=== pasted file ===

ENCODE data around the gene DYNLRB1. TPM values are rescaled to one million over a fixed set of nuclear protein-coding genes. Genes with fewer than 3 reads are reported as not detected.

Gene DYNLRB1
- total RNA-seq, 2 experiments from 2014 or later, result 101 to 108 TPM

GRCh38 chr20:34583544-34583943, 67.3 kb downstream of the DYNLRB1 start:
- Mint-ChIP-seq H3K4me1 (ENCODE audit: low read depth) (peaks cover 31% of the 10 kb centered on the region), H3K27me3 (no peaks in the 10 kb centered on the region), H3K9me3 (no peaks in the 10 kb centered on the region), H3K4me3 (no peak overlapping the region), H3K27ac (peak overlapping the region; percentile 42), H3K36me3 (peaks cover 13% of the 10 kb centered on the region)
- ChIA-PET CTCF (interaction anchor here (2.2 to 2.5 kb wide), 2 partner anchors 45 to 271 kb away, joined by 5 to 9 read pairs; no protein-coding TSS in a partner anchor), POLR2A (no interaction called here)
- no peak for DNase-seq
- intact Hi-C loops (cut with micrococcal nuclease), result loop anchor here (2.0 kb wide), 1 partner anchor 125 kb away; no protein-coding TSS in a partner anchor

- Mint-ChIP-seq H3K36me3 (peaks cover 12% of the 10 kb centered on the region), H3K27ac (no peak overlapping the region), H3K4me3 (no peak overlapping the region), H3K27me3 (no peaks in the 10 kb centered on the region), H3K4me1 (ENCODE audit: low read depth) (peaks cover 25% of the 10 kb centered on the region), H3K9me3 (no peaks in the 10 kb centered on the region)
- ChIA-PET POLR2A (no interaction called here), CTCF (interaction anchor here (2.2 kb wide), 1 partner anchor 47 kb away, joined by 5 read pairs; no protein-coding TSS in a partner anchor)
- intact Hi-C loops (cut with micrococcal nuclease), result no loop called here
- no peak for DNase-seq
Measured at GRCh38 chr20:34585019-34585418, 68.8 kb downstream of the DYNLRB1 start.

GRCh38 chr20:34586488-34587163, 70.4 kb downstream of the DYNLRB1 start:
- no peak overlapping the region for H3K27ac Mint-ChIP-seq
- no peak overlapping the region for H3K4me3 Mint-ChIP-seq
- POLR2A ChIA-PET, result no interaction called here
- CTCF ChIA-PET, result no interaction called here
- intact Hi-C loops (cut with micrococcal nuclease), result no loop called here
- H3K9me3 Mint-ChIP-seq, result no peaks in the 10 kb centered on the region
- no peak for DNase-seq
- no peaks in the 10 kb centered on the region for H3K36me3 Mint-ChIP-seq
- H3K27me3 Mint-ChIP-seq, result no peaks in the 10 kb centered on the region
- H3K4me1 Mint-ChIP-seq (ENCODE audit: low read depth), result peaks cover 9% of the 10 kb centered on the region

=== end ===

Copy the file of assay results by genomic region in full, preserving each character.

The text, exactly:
ENCODE data around the gene DYNLRB1. TPM values are rescaled to one million over a fixed set of nuclear protein-coding genes. Genes with fewer than 3 reads are reported as not detected.

Gene DYNLRB1
- total RNA-seq, 2 experiments from 2014 or later, result 101 to 108 TPM

GRCh38 chr20:34583544-34583943, 67.3 kb downstream of the DYNLRB1 start:
- Mint-ChIP-seq H3K4me1 (ENCODE audit: low read depth) (peaks cover 31% of the 10 kb centered on the region), H3K27me3 (no peaks in the 10 kb centered on the region), H3K9me3 (no peaks in the 10 kb centered on the region), H3K4me3 (no peak overlapping the region), H3K27ac (peak overlapping the region; percentile 42), H3K36me3 (peaks cover 13% of the 10 kb centered on the region)
- ChIA-PET CTCF (interaction anchor here (2.2 to 2.5 kb wide), 2 partner anchors 45 to 271 kb away, joined by 5 to 9 read pairs; no protein-coding TSS in a partner anchor), POLR2A (no interaction called here)
- no peak for DNase-seq
- intact Hi-C loops (cut with micrococcal nuclease), result loop anchor here (2.0 kb wide), 1 partner anchor 125 kb away; no protein-coding TSS in a partner anchor

- Mint-ChIP-seq H3K36me3 (peaks cover 12% of the 10 kb centered on the region), H3K27ac (no peak overlapping the region), H3K4me3 (no peak overlapping the region), H3K27me3 (no peaks in the 10 kb centered on the region), H3K4me1 (ENCODE audit: low read depth) (peaks cover 25% of the 10 kb centered on the region), H3K9me3 (no peaks in the 10 kb centered on the region)
- ChIA-PET POLR2A (no interaction called here), CTCF (interaction anchor here (2.2 kb wide), 1 partner anchor 47 kb away, joined by 5 read pairs; no protein-coding TSS in a partner anchor)
- intact Hi-C loops (cut with micrococcal nuclease), result no loop called here
- no peak for DNase-seq
Measured at GRCh38 chr20:34585019-34585418, 68.8 kb downstream of the DYNLRB1 start.

GRCh38 chr20:34586488-34587163, 70.4 kb downstream of the DYNLRB1 start:
- no peak overlapping the region for H3K27ac Mint-ChIP-seq
- no peak overlapping the region for H3K4me3 Mint-ChIP-seq
- POLR2A ChIA-PET, result no interaction called here
- CTCF ChIA-PET, result no interaction called here
- intact Hi-C loops (cut with micrococcal nuclease), result no loop called here
- H3K9me3 Mint-ChIP-seq, result no peaks in the 10 kb centered on the region
- no peak for DNase-seq
- no peaks in the 10 kb centered on the region for H3K36me3 Mint-ChIP-seq
- H3K27me3 Mint-ChIP-seq, result no peaks in the 10 kb centered on the region
- H3K4me1 Mint-ChIP-seq (ENCODE audit: low read depth), result peaks cover 9% of the 10 kb centered on the region